But today, Stacie seems unfazed by all the fuss. Sipping her drink, she mentions she graduated from high school this year after working hard on her online correspondence program. (She has not attended a “normal” school since seventh grade, after she was signed by ForeFront at the age of 12.) She mentions wanting to continue on to college “someday,” but for now, college will have to wait, considering her jam-packed schedule. She’s been doing interviews, photo shoots and retailer showcases by the dozens. She even recently turned up on MTV, interviewing the day’s “mystery guest,” superstar comedian Chris Rock. (“Everybody at MTV is surprisingly very sweet, very accommodating. We were all treated very well there. [MTV] actually called ForeFront and my parents to make sure Chris was an OK person for me to interview,” she says, laughing. “It was sooo cool.”) She’s been to Canada, Mexico, Germany, Italy and Japan and across the United States multiple times.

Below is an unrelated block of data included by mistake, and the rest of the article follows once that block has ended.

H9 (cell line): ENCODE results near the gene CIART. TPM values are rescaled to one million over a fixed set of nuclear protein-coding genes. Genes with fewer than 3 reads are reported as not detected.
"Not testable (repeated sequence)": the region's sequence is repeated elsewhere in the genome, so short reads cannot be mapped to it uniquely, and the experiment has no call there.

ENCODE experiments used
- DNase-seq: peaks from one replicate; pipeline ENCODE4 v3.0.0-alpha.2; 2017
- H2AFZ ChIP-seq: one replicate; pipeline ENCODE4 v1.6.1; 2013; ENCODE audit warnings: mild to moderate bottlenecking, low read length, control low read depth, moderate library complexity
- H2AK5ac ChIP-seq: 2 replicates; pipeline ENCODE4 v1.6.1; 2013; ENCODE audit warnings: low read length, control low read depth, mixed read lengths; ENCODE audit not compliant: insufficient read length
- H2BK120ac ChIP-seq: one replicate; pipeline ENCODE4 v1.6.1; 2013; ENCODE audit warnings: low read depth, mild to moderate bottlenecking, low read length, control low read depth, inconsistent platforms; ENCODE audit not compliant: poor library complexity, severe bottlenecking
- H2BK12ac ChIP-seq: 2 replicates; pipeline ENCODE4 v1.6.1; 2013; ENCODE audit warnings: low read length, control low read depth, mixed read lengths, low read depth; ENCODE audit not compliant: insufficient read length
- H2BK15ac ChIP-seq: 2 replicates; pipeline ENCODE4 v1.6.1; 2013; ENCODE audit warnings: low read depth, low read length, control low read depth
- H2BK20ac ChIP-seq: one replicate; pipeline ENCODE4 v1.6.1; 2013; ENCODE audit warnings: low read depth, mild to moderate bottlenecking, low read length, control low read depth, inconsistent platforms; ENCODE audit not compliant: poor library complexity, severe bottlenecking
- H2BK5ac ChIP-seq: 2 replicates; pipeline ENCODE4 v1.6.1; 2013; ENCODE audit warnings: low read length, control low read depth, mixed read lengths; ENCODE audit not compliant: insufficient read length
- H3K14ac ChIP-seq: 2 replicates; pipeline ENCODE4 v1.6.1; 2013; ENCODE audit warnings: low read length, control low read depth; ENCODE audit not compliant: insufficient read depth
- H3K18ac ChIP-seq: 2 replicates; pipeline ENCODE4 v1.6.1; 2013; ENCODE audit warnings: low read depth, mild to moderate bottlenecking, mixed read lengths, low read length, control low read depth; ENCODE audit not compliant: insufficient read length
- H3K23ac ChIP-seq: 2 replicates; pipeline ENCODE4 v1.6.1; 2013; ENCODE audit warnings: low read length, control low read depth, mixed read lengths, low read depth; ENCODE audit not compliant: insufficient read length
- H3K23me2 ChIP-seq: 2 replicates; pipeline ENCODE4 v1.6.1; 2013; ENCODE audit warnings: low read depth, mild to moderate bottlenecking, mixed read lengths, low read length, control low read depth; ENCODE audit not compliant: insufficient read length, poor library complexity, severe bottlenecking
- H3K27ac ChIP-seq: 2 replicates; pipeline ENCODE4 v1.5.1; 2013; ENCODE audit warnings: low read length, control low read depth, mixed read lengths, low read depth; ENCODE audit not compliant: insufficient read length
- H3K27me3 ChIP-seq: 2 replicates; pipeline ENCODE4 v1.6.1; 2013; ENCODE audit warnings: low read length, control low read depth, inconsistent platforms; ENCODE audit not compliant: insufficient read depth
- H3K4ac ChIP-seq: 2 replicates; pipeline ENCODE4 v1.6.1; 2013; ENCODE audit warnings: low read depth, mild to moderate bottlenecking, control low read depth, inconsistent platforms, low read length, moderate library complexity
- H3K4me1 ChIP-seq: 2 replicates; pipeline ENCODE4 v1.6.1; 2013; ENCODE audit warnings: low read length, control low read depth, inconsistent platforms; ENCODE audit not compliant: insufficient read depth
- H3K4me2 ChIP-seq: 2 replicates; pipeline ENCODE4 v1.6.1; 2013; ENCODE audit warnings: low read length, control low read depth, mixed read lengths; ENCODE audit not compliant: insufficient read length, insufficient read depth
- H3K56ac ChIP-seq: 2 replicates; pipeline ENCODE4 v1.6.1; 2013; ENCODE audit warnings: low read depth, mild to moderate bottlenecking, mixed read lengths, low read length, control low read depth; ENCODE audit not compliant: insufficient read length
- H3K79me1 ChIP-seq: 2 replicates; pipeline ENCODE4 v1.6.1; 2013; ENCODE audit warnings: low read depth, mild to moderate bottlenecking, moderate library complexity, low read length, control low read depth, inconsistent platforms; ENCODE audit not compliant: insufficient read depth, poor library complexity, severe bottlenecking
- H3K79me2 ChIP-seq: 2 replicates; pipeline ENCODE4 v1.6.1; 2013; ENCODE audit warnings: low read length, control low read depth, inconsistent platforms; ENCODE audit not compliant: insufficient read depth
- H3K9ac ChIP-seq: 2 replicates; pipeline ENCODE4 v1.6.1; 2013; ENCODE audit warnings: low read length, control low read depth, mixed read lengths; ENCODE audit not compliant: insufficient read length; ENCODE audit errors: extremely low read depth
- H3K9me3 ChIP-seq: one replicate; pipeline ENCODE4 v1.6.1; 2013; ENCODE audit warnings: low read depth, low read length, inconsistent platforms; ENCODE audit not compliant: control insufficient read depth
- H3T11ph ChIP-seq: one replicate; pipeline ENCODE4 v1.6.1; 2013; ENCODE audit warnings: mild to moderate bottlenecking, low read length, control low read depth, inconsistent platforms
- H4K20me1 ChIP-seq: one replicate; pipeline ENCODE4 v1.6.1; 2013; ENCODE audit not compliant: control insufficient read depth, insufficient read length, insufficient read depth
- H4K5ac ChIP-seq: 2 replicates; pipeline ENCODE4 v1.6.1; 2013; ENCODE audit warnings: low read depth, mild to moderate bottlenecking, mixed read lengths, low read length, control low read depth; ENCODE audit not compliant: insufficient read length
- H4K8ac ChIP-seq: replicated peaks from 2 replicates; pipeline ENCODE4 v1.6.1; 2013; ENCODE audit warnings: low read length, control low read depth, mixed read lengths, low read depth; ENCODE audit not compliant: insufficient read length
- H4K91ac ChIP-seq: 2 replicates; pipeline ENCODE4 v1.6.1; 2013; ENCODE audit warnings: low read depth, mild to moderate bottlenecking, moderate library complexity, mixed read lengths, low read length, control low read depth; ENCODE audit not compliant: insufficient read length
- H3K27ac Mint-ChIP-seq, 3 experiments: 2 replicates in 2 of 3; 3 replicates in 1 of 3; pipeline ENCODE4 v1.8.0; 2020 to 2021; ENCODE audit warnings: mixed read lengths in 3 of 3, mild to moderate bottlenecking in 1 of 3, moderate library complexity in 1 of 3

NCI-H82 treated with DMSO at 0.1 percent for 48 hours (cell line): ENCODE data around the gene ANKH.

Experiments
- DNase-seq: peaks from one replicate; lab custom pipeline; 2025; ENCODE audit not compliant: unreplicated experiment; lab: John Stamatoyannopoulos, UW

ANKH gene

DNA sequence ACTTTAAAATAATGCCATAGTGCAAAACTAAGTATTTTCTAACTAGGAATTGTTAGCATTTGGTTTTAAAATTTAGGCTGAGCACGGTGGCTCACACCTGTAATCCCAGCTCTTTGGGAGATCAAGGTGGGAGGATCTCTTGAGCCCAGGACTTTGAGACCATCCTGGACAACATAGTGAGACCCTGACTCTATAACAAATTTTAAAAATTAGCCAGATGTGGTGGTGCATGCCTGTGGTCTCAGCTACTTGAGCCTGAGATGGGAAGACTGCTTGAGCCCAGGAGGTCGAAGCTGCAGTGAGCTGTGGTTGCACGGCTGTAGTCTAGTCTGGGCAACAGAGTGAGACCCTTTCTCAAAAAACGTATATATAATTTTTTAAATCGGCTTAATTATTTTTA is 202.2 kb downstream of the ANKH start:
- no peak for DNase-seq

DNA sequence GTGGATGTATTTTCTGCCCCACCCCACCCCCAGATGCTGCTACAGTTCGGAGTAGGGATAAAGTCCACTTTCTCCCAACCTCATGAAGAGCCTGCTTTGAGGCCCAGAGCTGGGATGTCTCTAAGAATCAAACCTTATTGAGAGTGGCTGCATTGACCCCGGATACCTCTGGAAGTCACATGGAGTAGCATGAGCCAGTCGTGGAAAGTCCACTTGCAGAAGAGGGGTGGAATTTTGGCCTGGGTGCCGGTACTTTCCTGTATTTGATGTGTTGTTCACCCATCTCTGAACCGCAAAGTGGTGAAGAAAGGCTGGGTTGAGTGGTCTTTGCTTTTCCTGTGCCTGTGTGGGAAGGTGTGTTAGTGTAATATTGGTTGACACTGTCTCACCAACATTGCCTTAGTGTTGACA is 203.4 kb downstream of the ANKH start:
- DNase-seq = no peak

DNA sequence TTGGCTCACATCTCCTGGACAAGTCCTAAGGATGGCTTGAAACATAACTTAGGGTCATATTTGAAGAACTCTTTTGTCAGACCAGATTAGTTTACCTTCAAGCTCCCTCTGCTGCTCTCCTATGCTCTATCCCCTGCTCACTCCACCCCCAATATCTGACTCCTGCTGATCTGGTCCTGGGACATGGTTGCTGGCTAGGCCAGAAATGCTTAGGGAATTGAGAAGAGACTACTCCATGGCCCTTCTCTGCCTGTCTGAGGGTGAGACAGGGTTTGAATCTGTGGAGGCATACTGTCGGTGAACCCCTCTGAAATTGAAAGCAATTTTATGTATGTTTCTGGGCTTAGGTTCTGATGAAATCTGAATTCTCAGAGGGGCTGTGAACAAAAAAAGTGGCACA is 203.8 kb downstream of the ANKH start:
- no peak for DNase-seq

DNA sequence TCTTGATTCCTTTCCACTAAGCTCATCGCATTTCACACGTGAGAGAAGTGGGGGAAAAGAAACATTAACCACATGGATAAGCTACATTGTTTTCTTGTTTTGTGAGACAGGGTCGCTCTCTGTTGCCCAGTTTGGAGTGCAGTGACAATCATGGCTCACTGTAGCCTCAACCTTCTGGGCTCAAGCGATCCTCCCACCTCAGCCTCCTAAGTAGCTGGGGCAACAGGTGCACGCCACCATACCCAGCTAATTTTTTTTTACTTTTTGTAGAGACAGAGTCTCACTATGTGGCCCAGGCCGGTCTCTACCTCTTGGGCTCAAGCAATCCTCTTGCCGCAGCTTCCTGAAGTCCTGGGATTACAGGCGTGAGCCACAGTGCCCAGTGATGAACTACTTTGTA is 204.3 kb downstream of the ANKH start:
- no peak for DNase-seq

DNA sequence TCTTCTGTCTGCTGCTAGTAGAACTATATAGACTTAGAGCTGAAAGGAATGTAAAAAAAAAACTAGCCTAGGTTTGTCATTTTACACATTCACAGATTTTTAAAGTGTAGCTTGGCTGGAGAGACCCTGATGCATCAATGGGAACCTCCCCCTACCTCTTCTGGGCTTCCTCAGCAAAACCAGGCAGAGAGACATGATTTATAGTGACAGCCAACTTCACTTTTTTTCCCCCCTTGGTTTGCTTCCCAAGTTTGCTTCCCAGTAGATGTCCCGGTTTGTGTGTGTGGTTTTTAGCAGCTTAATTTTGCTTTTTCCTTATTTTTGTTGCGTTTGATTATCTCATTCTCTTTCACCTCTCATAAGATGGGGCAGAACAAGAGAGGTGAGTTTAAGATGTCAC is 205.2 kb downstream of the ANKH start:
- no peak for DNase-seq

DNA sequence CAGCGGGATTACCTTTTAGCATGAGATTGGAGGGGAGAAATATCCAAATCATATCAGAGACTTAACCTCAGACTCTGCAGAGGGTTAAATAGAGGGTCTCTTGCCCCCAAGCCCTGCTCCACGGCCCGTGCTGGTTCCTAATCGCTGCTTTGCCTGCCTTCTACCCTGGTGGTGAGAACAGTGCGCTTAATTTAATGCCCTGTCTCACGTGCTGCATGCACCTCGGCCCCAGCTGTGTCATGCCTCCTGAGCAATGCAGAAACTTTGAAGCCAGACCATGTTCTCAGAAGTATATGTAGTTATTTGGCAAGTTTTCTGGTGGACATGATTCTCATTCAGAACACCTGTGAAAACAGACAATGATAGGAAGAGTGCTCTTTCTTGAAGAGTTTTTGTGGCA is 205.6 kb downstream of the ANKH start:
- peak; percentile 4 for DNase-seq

“People are always like, ‘What is the biggest difference now that you’re with Virgin?’” she says. “When you’re working in the Christian world, there’s always this ultimate blanket statement that you can kind of win any argument by saying, ‘This is my ministry; this is what I feel called to do by God.’ And everybody says, ‘OK, if that’s your ministry, we understand that you need to be doing that.’ But in the mainstream world, it’s not all about ministry, your calling and motivation. It’s about selling records and being successful.